WASHINGTON — A group of bipartisan lawmakers appointed to the Senate and House conference committee on tax reform will have a host of issues to iron out when they have their first meeting early next week — from calls to raise the corporate tax rate to delivering on a health care deal to win over a key swing vote in the Senate.
President Trump recently called the conference committee a “mixer” in which lawmakers will combine the House and Senate tax reform bills and come out with something that’s “perfecto.” He expects that bill to land on his desk before Christmas.
The mixing is likely to be a messy process, however, as many differences remain between the two pieces of legislation, and House and Senate Republicans face distinct political pressures.
Some House conservatives are bristling at a deal made between Senate Majority Leader Mitch McConnell, R-Ky., and Sen. Susan Collins, R-Maine, that both the House and Senate would pass two bills to shore up the Affordable Care Act’s individual markets in order for her to back tax reform. One of the bills would restore billions of dollars in subsidies to insurance companies that lower premiums for lower-income customers while the other would allow states to form high-risk pools for sicker customers.
Collins made the deal because the Senate bill would repeal Obamacare’s individual mandate, and she believes these two stabilizing bills are needed to help offset negative effects on customers’ premiums from that repeal. (The Congressional Budget Office estimates that premiums would rise if the individual mandate is repealed.)
Collins, a moderate who voted for the Senate’s bill last week but against the GOP’s Obamacare-repeal plans, said she believes her agreement with McConnell covers the House, as well. “The negotiations are going well and I remain confident despite your skepticism,” Collins told reporters Thursday.
House Speaker Paul Ryan sounded positive about this deal in a press conference, though he said he was not involved in the discussions. “She’s put some very productive solutions on the table,” Ryan said of Collins. “Our members are looking at the same kind of solutions.”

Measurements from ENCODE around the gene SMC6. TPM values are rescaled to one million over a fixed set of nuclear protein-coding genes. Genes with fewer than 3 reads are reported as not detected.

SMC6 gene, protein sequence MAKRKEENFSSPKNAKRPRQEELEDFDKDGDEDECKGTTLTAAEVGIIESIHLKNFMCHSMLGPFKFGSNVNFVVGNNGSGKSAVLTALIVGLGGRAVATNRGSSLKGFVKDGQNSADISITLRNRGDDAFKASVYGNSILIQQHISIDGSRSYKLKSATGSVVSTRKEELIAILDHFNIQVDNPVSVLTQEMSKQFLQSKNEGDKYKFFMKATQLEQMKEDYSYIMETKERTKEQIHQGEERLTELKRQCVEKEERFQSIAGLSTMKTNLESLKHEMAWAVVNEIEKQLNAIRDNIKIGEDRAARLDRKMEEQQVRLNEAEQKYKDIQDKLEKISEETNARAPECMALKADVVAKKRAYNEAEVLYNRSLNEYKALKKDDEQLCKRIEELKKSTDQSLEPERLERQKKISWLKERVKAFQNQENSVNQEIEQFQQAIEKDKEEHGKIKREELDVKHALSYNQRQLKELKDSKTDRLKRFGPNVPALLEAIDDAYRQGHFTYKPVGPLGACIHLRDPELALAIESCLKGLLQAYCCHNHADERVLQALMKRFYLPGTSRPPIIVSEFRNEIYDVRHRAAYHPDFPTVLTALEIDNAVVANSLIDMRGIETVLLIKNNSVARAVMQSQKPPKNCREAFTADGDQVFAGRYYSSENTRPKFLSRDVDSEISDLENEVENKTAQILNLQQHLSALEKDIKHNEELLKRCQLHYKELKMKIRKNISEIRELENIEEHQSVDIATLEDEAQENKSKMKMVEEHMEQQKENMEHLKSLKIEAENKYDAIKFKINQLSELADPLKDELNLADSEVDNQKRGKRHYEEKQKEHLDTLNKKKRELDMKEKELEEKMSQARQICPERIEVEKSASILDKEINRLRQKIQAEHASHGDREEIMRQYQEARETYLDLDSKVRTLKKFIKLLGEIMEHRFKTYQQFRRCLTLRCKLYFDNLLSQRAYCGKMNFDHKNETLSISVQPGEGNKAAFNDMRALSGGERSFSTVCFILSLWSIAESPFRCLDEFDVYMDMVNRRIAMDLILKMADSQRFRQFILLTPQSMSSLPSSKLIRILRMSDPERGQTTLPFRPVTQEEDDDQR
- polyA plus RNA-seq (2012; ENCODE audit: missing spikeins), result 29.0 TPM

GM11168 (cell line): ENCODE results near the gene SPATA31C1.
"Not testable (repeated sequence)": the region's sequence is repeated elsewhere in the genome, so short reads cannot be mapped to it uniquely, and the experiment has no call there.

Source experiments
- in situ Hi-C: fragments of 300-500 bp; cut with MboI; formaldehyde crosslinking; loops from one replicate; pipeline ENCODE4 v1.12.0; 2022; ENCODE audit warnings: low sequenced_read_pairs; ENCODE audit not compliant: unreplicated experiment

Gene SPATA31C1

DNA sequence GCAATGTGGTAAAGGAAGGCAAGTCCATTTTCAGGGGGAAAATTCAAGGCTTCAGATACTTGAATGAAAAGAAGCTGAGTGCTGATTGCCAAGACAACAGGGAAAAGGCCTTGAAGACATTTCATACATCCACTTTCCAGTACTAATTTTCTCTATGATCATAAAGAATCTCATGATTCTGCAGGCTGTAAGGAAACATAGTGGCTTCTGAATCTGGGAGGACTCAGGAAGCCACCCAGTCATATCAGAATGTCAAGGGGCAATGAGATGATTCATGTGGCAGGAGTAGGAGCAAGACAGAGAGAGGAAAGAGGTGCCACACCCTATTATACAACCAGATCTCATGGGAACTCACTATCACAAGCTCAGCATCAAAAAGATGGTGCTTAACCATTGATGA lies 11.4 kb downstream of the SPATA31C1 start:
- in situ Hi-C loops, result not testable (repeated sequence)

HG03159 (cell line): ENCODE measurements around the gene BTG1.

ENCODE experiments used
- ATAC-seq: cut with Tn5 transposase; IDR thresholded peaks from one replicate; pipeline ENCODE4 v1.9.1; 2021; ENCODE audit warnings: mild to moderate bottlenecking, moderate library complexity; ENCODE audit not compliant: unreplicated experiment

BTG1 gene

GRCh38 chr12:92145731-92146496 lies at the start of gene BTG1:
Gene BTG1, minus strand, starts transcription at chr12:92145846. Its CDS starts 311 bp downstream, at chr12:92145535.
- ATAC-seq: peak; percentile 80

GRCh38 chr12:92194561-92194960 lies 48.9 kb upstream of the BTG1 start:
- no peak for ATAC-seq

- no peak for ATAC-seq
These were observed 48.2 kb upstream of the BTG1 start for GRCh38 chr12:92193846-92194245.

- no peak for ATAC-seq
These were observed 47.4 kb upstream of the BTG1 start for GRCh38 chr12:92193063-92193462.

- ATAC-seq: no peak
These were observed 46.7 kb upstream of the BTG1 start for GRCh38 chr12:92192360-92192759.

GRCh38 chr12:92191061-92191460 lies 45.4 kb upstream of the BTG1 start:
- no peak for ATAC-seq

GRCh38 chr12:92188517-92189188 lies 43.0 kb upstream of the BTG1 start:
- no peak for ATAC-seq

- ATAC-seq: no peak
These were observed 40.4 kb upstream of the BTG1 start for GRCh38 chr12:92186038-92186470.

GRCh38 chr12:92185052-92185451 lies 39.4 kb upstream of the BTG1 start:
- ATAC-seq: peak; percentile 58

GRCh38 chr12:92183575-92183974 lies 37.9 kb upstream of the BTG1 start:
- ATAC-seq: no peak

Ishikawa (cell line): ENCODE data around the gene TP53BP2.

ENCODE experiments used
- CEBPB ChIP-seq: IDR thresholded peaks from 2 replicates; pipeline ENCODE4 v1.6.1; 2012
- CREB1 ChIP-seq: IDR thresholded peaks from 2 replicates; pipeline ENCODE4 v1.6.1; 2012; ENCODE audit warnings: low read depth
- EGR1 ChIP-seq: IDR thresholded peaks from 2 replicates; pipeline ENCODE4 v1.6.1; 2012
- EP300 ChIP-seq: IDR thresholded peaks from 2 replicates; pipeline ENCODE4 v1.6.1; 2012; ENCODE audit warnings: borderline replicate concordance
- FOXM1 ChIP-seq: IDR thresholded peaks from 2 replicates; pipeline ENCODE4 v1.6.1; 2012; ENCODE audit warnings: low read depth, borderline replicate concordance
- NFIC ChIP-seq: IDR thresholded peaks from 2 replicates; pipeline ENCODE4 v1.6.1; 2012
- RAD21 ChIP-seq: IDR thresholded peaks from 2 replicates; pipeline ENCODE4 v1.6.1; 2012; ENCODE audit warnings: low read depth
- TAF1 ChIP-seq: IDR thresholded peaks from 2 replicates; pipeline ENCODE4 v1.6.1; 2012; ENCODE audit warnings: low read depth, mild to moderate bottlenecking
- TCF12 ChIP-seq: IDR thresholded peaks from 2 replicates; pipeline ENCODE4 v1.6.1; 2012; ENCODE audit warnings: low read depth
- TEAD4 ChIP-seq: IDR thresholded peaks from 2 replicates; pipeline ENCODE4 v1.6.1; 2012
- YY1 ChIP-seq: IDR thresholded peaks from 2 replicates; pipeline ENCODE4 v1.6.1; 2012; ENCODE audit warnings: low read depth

But not everyone is on board yet.
“I am not bound by some deal that a few senators make,” Rep. Jeff Fortenberry, R-Neb., told Yahoo News. “I don’t work for the United States Senate — nobody else does around here, either.”
“Our members wince at voting to sustain a system that none of them supported,” Rep. Tom Cole, R-Okla., told the New York Times.
Meanwhile, lawmakers will also have to address complaints over the bills’ treatment of state and local income and property taxes. The House and Senate bills allow taxpayers to deduct $10,000 in state and local property taxes, eliminating income tax deductions and deductions for more expensive properties. House members on both sides of the aisle from high tax states such as New Jersey and California have complained that eliminating these deductions will raise taxes on their constituents. Critics have argued that the bill intentionally distributes some of its pain to Democratic states, which tend to have higher local taxes.
McConnell told conservative radio host Hugh Hewitt on Wednesday he was open to changing the bill so that the $10,000 could be used for deducting either property taxes or income taxes, opening up the reduced deduction to more people. “That sounds like a kind of reasonable idea,” McConnell said.
Meanwhile, the president opened the door to giving corporations a slightly less generous tax rate of 22 percent instead of the 20 percent currently in the legislation. (The current tax code levies a 35 percent rate on businesses.)
Some Republican senators have jumped on this idea, hoping that the extra revenue could fund a more generous child tax credit or be used to repeal another tax on corporations, the alternative minimum tax.
But resistance remains.
“I’m likely to advocate on keeping it where it is,” said Sen. Tim Scott, R-S.C., a member of the conference committee.
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